The Big Bang Theory postulates that the portion of the Universe we can see today was only a few millimetres across more than 13 billion years ago. The Universe has since expanded from this hot, dense state into the vast and much cooler cosmos we currently inhabit.
- Theory of the Interaction of Swift Ions with Matter Part 2.
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- A Rough Timeline of the Universe.
As the Universe expands, the gas and radiation within it cool. The Universe should thus be filled with radiation that is literally left over from the Big Bang, what is called Cosmic Microwave Background Radiation. Since the radiation we see today has travelled a great distance, it can give us insights into the expansion of the Universe and its origins.
In , NASA published a map of the infant Universe as it would have looked more than 13 billion years ago, based on satellite images of cosmic microwave background radiation taken by the Wilkinson Microwave Anisotropy Probe in Over the past three years, the Planck-Surveyor satellite has managed to produce a far more accurate map of the infant Universe.
Once the Universe had cooled sufficiently, some , years after the Big Bang, the Universe became transparent, allowing light to travel freely through space for the first time. The Planck-Surveyor satellite has captured an image of this light coming from all directions. Each photon records the temperature of the place where it originated more than 13 billion years ago. Fundamental particle: A particle, such as the quark or electron, which scientists believe cannot be subdivided further.
The Origin of the Universe | Scholastic
Galaxy: An enormous system containing billions of stars, plus vast amounts of dust and gas; the Milky Way, for example. Hubble constant: The ratio of the speed with which galaxies are moving away receding from an observer to their distance from us, due to the expansion of the universe. Neutrino: A fundamental particle that has no electric charge and very little mass. It can pass through whole planets or stars without interacting with other particles.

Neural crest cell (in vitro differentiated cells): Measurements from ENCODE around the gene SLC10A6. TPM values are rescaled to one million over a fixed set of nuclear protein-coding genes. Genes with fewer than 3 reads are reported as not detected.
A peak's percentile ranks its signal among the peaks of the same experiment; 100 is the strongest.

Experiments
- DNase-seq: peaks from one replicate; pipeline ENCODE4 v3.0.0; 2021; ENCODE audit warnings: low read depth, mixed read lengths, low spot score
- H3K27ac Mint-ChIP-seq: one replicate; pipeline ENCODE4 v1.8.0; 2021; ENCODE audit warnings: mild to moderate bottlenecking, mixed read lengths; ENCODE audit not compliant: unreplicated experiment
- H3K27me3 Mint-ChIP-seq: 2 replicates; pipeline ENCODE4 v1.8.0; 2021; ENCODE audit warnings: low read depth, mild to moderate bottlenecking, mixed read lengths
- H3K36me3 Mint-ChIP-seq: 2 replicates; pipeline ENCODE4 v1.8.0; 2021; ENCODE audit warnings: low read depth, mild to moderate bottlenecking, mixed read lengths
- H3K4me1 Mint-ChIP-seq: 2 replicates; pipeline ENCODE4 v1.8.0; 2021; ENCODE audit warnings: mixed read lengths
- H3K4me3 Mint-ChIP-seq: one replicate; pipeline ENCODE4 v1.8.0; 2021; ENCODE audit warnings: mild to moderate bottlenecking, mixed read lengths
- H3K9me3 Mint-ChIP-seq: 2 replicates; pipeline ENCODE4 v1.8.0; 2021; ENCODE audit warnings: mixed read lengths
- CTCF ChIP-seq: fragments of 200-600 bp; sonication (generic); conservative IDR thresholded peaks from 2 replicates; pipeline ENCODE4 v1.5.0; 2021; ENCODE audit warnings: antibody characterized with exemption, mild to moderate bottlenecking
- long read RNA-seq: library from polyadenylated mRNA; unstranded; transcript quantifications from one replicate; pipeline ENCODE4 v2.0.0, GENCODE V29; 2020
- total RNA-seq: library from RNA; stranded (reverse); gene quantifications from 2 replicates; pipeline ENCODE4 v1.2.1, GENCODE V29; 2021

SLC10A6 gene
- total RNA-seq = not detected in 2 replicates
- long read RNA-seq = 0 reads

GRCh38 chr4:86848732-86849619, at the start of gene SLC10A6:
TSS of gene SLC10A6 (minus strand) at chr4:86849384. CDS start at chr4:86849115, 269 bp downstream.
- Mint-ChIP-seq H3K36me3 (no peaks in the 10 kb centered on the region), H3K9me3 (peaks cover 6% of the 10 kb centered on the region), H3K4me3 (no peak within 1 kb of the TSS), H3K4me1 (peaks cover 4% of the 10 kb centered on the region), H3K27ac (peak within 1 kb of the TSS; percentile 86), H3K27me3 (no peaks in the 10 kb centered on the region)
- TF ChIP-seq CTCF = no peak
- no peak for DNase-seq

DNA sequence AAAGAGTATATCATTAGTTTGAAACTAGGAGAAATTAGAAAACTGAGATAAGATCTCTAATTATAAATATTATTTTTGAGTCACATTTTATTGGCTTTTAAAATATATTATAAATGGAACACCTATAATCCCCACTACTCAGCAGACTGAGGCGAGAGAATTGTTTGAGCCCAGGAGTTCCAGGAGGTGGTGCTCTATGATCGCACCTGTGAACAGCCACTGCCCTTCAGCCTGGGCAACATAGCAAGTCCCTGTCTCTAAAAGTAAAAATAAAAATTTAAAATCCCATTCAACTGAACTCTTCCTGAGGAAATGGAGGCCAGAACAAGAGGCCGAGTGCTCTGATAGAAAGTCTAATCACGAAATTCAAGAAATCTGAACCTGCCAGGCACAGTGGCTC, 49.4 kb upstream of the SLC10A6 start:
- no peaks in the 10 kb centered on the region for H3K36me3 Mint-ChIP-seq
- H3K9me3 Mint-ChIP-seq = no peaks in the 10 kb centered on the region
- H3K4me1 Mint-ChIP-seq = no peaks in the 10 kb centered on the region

Neutron: One of the baryons that make up atoms. Neutrons have no electrical charge and are made of one up quark and two down quarks. Neutron star: The collapsed core of a massive star that remains after a supernova explosion. The remaining matter is compressed so tightly that negatively charged electrons and positively charged protons are forced together.
Proton: A baryon found in the nucleus of every atom. Made of two up quarks and one down quark, a proton has a positive charge. Quark: The family of fundamental particles that combine to make baryons. Quarks come in six flavours: up, down, charm, strange, top, bottom. Quasar: The bright centre of an active galaxy, probably fuelled by an enormous black hole that swallows matter.
Red-shift: An increase in the wavelength of light or sound. In the case of distant galaxies, this increase is caused by the expansion of the universe. Solar system: The Sun and all the celestial bodies that orbit it, including the planets and their moons, asteroids, comets and so on. Star: A large mass of hot gas held together by its own gravity and fueled by nuclear reactions.
The Origin of the Universe
String theory: Theory of the universe, which says that the fundamental ingredients of nature are but tiny one-dimensional filaments called strings. White dwarf: The remnant core of a star that has exhausted its nuclear fuel and settled into a solid ball of matter. Cheat Sheet. A Rough Timeline of the Universe Probing back to the origin of the universe involves a lot of estimation and guesswork.
Time and space are created. The Origins of the Universe Glossary Understanding the technical jargon that makes up the science behind understanding the origins of the universe is made a little simpler with this helpful glossary. Antimatter: Material composed entirely of antiparticles.
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